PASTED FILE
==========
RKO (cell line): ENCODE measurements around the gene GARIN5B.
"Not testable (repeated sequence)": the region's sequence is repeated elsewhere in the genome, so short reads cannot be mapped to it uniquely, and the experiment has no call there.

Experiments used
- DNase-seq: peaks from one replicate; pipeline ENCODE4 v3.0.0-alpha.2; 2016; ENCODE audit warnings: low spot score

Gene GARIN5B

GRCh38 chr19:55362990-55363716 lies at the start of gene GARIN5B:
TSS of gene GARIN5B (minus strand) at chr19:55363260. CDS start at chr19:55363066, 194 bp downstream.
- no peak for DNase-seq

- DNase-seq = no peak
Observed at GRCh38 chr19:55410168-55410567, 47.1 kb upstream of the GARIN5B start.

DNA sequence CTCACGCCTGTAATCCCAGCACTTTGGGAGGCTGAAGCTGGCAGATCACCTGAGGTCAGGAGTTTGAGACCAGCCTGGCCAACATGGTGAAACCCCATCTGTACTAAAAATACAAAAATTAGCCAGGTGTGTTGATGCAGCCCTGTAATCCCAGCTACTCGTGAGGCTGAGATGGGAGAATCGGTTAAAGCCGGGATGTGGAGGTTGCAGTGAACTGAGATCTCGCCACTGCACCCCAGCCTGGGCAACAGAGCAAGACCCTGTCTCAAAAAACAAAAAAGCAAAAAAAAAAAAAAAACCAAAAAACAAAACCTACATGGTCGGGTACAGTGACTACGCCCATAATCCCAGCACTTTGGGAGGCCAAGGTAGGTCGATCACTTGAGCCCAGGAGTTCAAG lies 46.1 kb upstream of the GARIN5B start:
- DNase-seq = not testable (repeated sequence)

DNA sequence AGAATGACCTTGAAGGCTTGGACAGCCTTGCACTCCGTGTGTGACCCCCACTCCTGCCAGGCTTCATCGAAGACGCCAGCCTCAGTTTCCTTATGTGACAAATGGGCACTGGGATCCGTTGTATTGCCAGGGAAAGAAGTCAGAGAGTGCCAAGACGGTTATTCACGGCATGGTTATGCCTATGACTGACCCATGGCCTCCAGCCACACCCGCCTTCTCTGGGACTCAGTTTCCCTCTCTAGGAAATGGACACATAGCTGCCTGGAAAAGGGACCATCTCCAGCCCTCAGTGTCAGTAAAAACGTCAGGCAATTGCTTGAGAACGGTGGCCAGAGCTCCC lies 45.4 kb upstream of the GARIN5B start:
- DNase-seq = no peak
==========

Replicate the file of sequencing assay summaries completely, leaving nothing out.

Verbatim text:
RKO (cell line): ENCODE measurements around the gene GARIN5B.
"Not testable (repeated sequence)": the region's sequence is repeated elsewhere in the genome, so short reads cannot be mapped to it uniquely, and the experiment has no call there.

Experiments used
- DNase-seq: peaks from one replicate; pipeline ENCODE4 v3.0.0-alpha.2; 2016; ENCODE audit warnings: low spot score

Gene GARIN5B

GRCh38 chr19:55362990-55363716 lies at the start of gene GARIN5B:
TSS of gene GARIN5B (minus strand) at chr19:55363260. CDS start at chr19:55363066, 194 bp downstream.
- no peak for DNase-seq

- DNase-seq = no peak
Observed at GRCh38 chr19:55410168-55410567, 47.1 kb upstream of the GARIN5B start.

DNA sequence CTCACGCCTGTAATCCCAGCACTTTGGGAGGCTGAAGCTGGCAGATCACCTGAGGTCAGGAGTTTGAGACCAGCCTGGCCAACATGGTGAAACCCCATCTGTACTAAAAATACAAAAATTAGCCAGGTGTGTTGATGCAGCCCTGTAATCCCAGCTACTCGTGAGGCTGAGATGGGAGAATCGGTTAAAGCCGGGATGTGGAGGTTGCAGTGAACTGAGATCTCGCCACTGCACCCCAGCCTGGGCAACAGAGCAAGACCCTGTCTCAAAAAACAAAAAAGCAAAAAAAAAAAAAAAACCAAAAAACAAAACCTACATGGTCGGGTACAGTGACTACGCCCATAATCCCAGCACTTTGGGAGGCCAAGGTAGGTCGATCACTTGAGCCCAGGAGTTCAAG lies 46.1 kb upstream of the GARIN5B start:
- DNase-seq = not testable (repeated sequence)

DNA sequence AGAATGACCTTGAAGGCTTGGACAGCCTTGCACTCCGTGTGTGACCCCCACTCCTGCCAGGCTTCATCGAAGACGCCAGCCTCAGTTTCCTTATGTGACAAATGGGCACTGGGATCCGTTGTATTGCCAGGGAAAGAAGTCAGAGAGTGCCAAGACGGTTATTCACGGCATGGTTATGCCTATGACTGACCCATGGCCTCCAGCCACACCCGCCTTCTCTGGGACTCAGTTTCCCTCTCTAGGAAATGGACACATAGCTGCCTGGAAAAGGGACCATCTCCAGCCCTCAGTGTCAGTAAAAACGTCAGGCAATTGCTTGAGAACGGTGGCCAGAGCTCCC lies 45.4 kb upstream of the GARIN5B start:
- DNase-seq = no peak